Nevertheless, in some discipline, exercising the taught materials are not often easily attainable. For instance, in subjects such as traditional medical education which is mainly focused on animal specimens, cadavers, and teaching AIDS, the main issues are insufficient resources and a high risk of patients’ safety [2]. Another example is the aircraft design and operation, where without physical observations, it is difficult for the students to correctly gain mastery on the subject only based on conventional multimedia means, such as pictures, animations, and videos [3]. Similarly, civil engineering concepts cannot be displayed on site due to the long construction cycle and extent of the hidden works (e.g., pile foundation works, slope supporting works), especially as some of such operations are high-risk. Hence, in many cases, the students are unable to gain experience on complex and high-risk experiments which are closely combined with actual projects (e.g., steel structure installation) [4].

To address the above issue, it is an immediate need to seek technological solutions enabling the simulation of the actual scenes and construct virtuality-reality-coexisting classrooms. Such a classroom significantly improves the learners’ experience and meets the surging demand for diversified learning scenarios. In 2019, China Digital Library and Filchuang Technology Co., Ltd. cooperated to develop the “XR Global Digital Content Center” in Shanghai to integrate the virtual and real worlds through extended reality (XR). Besides, there are more possibilities to apply such technologies in education and create learning experiences for the learners which are otherwise hard to realize.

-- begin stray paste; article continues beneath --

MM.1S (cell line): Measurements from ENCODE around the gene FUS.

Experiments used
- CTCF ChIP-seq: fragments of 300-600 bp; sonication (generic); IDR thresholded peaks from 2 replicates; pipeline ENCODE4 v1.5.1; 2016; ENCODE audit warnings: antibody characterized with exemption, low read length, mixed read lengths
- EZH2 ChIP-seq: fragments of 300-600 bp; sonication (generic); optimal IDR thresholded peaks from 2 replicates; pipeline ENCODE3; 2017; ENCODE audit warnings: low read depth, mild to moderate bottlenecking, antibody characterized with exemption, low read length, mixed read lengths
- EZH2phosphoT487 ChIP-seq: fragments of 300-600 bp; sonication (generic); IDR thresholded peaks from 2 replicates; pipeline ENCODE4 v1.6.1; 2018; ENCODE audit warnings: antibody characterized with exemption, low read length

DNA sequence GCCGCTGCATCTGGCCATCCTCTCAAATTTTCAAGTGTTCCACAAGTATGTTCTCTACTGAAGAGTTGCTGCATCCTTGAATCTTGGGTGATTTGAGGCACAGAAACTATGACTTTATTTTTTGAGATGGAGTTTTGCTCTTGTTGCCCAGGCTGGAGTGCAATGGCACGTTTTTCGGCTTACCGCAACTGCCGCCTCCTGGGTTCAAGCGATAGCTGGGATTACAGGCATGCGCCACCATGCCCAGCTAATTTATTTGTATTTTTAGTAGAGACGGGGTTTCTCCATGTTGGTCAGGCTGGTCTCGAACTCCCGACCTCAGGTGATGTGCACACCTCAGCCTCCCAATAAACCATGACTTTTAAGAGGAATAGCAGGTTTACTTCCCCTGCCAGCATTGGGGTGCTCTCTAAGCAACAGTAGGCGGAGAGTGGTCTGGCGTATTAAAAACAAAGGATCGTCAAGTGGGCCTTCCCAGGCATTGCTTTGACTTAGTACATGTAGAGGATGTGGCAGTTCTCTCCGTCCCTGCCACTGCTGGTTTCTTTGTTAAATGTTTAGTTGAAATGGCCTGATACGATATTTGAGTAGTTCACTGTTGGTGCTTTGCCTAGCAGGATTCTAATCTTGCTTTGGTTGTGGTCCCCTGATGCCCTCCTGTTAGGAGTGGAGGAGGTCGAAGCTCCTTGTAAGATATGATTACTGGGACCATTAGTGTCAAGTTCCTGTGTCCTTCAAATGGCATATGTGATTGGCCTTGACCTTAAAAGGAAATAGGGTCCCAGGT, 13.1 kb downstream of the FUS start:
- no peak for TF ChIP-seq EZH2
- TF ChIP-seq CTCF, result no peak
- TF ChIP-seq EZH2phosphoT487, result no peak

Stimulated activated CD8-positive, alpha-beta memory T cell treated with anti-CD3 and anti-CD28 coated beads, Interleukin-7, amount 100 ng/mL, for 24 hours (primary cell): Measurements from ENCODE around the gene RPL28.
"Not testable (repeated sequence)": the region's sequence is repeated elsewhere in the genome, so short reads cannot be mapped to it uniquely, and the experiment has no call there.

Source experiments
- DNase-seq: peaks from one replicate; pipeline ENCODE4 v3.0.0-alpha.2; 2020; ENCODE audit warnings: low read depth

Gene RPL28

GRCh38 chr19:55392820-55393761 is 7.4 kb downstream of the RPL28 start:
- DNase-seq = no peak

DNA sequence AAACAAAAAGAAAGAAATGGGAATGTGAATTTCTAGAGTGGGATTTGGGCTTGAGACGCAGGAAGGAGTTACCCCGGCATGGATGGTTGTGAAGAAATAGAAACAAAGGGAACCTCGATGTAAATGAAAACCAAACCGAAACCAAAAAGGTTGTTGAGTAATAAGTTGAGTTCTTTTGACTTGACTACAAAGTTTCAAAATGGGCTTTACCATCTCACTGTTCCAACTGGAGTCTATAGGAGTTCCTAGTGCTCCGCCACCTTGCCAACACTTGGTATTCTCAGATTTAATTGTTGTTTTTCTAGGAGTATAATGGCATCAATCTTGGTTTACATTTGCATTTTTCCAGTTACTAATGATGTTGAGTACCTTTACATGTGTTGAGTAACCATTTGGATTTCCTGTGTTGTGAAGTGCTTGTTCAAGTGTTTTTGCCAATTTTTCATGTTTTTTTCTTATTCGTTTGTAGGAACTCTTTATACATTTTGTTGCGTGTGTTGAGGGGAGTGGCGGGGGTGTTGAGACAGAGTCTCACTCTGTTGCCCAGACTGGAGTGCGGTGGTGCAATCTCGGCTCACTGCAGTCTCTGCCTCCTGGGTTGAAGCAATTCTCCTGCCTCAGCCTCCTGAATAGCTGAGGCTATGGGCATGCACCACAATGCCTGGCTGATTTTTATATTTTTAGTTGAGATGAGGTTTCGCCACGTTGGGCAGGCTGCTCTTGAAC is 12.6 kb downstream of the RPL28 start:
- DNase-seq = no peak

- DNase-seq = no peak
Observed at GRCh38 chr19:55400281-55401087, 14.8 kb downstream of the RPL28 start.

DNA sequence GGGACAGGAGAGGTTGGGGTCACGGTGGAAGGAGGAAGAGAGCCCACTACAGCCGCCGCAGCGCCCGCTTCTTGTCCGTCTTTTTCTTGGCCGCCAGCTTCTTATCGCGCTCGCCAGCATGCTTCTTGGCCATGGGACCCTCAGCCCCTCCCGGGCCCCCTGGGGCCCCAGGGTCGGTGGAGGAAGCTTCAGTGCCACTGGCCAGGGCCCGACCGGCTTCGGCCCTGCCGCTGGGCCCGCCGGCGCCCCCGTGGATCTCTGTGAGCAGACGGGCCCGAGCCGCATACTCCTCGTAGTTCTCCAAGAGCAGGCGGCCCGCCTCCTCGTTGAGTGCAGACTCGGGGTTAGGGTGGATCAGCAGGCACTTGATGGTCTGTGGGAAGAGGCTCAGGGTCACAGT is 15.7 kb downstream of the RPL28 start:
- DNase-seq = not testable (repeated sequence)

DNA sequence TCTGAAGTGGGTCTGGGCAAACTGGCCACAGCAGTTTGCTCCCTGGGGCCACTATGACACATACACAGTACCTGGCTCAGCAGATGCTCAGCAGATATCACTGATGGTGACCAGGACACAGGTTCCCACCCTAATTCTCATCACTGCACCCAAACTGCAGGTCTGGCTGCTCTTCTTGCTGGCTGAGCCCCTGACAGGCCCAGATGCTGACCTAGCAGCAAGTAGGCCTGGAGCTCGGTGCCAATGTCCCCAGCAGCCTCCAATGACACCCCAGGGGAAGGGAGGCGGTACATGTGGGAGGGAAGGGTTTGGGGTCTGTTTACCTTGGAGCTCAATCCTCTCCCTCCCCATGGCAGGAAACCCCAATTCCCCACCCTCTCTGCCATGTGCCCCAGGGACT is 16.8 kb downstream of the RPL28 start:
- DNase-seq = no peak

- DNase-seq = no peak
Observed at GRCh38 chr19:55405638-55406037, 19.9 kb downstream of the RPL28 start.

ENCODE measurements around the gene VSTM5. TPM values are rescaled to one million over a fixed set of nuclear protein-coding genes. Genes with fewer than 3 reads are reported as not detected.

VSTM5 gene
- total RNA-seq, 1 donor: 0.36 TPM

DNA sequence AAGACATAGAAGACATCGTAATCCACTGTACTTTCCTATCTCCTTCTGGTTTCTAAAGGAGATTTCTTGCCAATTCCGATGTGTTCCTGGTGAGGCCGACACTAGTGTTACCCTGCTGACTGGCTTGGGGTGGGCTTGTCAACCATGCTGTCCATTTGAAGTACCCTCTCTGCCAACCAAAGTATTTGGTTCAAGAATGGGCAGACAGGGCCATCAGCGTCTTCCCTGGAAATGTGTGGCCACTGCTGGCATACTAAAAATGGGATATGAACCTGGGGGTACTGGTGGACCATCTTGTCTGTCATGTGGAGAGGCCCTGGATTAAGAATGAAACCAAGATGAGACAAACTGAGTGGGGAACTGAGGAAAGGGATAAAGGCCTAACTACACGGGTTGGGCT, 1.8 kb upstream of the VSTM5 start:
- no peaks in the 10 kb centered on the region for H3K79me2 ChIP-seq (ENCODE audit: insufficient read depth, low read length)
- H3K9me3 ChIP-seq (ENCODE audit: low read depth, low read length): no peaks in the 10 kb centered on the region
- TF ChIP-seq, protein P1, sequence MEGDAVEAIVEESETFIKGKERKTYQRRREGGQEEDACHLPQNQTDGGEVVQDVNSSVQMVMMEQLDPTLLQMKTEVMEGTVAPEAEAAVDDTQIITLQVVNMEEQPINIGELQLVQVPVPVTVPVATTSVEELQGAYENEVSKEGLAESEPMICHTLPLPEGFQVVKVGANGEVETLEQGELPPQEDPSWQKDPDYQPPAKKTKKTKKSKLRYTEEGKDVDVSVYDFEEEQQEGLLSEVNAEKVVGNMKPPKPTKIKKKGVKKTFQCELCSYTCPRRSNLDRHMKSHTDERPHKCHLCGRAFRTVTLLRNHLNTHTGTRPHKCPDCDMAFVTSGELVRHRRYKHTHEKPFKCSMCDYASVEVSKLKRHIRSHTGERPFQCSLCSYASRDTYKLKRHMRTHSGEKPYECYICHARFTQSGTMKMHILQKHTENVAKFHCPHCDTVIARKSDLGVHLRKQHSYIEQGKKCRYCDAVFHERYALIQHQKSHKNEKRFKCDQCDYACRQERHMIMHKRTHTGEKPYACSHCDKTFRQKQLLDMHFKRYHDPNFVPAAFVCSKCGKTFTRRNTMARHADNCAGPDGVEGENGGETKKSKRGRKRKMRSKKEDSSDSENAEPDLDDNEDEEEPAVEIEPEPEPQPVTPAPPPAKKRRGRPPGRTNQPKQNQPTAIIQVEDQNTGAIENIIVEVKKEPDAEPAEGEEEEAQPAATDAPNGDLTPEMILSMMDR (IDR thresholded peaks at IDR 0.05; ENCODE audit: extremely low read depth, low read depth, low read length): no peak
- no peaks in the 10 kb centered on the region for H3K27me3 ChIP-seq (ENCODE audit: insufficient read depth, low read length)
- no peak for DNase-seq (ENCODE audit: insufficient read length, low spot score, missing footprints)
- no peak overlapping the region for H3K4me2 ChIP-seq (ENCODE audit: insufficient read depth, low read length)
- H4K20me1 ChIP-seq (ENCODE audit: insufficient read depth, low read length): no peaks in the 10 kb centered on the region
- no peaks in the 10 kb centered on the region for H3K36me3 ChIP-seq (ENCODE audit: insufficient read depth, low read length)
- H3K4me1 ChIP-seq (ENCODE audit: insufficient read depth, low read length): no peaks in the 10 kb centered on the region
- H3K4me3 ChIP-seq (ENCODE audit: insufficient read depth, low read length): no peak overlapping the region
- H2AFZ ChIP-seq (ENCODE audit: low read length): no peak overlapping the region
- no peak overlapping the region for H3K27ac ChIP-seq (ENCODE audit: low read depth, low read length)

In this paper we introduce a mixed teaching method which is virtual and real, and available both online and offline. This is based on improving the teaching method with digital enabling, teaching carrier of building information model library, building information model library and offline XR immersive teaching. The steel structure construction technology course of civil engineering and architecture is used as an example to show how using XR enables restoring the real working scenario and helps learners better understand the concepts and apply their knowledge in practice.


Figure 1: Cone of Learning (National Training Laboratories)

2  Development of Virtual Reality Technology

In 1956, Heileg M. developed a motorcycle simulator, Sensorama, with a three-dimensional display and stereo effect and the ability to generate vibrating sensation. His 1962 patent “Sensorama Simulator” includes some basic ideas of VR technology [5]. In 1973, Krueger’s term “Artificial Reality” was proposed, which was an early VR term [6]. Since then, the research of virtual reality technology has been significantly developed. VR is a technology that provides an immersive experience in an interactive three-dimensional environment generated by a computer. This is often based on the integration of computer graphics and various reality and control interface devices.